ESG-related conditions are also becoming more common in long-term investment contracts, including in the energy, mining and infrastructure sectors. These can include, for example, obligations on the investor to adhere to specified ESG standards. These contracts may also incorporate carve-outs to stabilisation clauses, allowing governments to introduce new regulations concerned with ESG issues (usually with a provision that any new regulations must be proportionate, non-discriminatory and consistent with relevant international standards). A well-known example is Paragraph 2(d) of the BTC Human Rights Undertaking from 2003, which provides that the Baku-Tbilisi-Ceyhan Pipeline Company's shall "not seek compensation under the 'economic equilibrium clause' or other similar provisions […] in such a manner as to preclude any action or inaction by the relevant Host Government that is reasonably required to fulfil the obligations of that Host Government under any international treaty or human rights […], labour or HSE in force in the relevant Project State from time to time to which such Project State is then a party"2.
Many such contracts will provide for international arbitration. Accordingly, where disputes arise in relation to these ESG provisions, arbitral tribunals will be called upon to settle those disputes.
Arguably, certain ESG-related contractual provisions may be intended to benefit third parties. For example, undertakings by a supplier to adhere to certain internationally recognised labour standards could be argued to be intended to benefit the supplier's employees, who will not be party to the contract. This raises the interesting question of whether a third party may be able to enforce these provisions and to invoke an arbitration agreement in order to do so. The answer to that will depend, among other things, on the terms of the contract itself and also the law(s) applicable to the contract and to the arbitration agreement.
Following the Rana Plaza tragedy, global fashion brands and trade unions entered into the 2013 Accord on Fire and Building Safety in Bangladesh which, among other things, involved agreement on fire and building safety standards necessary to protect workers in the local textile industry. The Bangladesh Accord contains an arbitration clause and there have been at least two cases initiated by trade unions (who are parties to the Accord) alleging breaches of the agreement by a number of fashion retailers.
Disputes arising under Investment Treaties
The renewable energy sector and other sectors targeted by ESG investors, such as technology, can be vulnerable to heightened levels of political and regulatory risk. Where an applicable investment treaty is in place between the home state of the investor and the host state and that political or regulatory risk materialises, this can result in investment treaty disputes. For example, the elimination or modification of subsidies in the renewables sector in various countries has generated dozens of investment treaty disputes over the last decade.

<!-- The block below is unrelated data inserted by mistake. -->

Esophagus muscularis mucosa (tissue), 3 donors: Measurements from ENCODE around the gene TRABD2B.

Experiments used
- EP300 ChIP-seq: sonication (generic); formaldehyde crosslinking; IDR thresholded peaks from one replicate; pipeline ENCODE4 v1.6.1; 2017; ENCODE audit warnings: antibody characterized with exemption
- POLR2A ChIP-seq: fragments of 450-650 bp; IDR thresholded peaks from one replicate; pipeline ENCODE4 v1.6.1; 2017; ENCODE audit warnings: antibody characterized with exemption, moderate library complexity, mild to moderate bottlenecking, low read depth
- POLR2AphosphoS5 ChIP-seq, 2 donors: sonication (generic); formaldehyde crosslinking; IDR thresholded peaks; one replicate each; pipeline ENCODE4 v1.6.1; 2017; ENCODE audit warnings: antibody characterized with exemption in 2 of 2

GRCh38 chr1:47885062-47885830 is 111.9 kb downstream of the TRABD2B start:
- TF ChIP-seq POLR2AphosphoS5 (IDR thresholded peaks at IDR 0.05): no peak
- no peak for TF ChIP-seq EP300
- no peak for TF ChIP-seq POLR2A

ESG themes and issues such as human rights, environmental protection, conflicts with indigenous or local communities, bribery and corruption and tax issues are also arising more frequently in investment treaty disputes.
Some examples of these themes include:
|Series of claims against the Kingdom of Spain, Italy, and the Czech Republic regarding renewable energy incentives
||After these three states' withdrawal of investment incentives related to renewable energy, a number of foreign investors have initiated proceedings against these governments through international arbitration under the European Energy Charter Treaty. The investors have argued a violation of the fair and equitable treatment standard due to a frustration of their legitimate expectations. The outcomes of these cases have varied and some are ongoing. For example, PV Investors v Spain PCA Case No. 2012-14, involved a claim for compensation of over €2bn. Herbert Smith Freehills successfully represented Spain in those proceedings, which resulted in an award for compensation of only 5% of the quantum sought by the claimants.
|ICSID Case No. UNCT/15/3
David Aven and others vs. Republic of Costa Rica
|The proceedings concerned an investment in a tourism project in Costa Rica’s Central Pacific Coast (the “Las Olas Project”). The project was shut down when wetlands and forest were discovered on the land, in compliance with local law on protection of the environment. The claimants claimed that Costa Rica breached its obligations under the DR-CAFTA and requested damages in the amount of close to US$ 100 million. In September 2018, the arbitral tribunal issued unanimously an award dismissing all the claimants’ claims and ordered the claimants to bear all the costs of the arbitration. Herbert Smith Freehills represented the Republic of Costa Rica in this case.
|ICSID Case No. ARB/14/21
Bear Creek Mining Corporation vs. Republic of Perú
|The proceedings arose after Peru's revocation of a decree that authorized the acquisition of a mining concession by the claimant, due to protests of local communities against the mining activities. In November 2017, the tribunal acknowledged that Peru had unlawfully expropriated the claimant's investment. However, damages were limited to the amount actually invested in the project, as the tribunal understood that the lack of a "social license" to the project impaired the likelihood of successful operation or profitability in the future, thus making the project too speculative for damages to be quantified by reference to its potential profitability using the DCF method.
|ICSID Case No. ARB/07/26
Urbaser SA and Consorcio de Aguas Bilbao Bizkaia vs. The Argentine Republic